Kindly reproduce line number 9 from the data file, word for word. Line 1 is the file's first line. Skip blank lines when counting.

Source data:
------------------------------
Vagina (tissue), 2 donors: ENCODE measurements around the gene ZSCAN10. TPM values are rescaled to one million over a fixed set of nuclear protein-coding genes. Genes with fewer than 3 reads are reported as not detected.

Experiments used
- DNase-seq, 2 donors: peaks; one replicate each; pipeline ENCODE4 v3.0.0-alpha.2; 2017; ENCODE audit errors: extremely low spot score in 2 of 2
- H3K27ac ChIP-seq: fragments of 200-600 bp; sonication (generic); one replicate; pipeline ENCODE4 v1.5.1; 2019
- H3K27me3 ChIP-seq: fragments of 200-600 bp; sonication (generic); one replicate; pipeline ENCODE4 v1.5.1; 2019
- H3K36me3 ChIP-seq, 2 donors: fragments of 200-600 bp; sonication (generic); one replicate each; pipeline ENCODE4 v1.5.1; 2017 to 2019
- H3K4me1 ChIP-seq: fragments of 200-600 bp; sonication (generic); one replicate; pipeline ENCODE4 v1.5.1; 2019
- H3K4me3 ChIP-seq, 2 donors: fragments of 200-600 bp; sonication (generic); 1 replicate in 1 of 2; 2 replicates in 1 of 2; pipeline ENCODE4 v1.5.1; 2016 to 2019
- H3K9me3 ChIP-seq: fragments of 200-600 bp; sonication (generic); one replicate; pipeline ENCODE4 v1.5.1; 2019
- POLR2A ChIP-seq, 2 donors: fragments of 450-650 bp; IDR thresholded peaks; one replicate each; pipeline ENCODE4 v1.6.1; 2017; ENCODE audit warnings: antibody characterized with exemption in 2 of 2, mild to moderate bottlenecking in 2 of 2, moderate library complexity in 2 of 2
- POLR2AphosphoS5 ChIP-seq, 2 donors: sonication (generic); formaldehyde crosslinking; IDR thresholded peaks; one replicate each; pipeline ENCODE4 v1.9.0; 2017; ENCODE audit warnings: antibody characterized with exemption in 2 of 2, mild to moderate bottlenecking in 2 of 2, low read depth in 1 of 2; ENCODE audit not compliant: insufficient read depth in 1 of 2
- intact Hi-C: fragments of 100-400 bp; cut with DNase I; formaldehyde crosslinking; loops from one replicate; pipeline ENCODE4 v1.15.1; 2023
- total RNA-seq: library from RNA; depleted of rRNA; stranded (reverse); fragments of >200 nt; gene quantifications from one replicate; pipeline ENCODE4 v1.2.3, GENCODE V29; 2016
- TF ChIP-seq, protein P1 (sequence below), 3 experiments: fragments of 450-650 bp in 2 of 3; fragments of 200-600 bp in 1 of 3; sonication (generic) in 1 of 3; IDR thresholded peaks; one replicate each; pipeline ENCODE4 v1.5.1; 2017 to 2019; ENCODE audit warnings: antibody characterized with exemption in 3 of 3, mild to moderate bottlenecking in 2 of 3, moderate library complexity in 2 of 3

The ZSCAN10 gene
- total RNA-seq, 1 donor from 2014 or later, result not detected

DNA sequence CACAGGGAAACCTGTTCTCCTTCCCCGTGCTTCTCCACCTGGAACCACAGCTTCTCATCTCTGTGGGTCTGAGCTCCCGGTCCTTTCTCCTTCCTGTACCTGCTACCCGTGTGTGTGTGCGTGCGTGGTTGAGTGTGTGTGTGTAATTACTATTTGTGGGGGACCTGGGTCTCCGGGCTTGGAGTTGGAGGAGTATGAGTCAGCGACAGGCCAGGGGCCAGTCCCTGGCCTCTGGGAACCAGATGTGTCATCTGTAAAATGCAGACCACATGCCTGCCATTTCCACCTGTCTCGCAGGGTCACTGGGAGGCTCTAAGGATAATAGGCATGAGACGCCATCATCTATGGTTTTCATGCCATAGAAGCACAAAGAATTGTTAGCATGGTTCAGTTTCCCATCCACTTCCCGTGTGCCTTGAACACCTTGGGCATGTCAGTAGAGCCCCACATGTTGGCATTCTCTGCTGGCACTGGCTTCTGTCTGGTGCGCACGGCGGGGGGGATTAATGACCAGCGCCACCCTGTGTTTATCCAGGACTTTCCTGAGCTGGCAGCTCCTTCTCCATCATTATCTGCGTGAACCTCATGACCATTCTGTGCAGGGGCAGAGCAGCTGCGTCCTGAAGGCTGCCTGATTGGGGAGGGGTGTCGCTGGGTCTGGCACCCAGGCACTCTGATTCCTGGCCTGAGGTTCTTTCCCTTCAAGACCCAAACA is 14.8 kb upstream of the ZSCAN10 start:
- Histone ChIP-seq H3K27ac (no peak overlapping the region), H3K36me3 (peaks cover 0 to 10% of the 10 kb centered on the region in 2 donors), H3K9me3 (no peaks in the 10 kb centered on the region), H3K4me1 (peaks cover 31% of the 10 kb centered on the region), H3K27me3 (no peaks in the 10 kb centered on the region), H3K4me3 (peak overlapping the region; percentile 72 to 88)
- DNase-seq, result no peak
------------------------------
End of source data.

- H3K9me3 ChIP-seq: fragments of 200-600 bp; sonication (generic); one replicate; pipeline ENCODE4 v1.5.1; 2019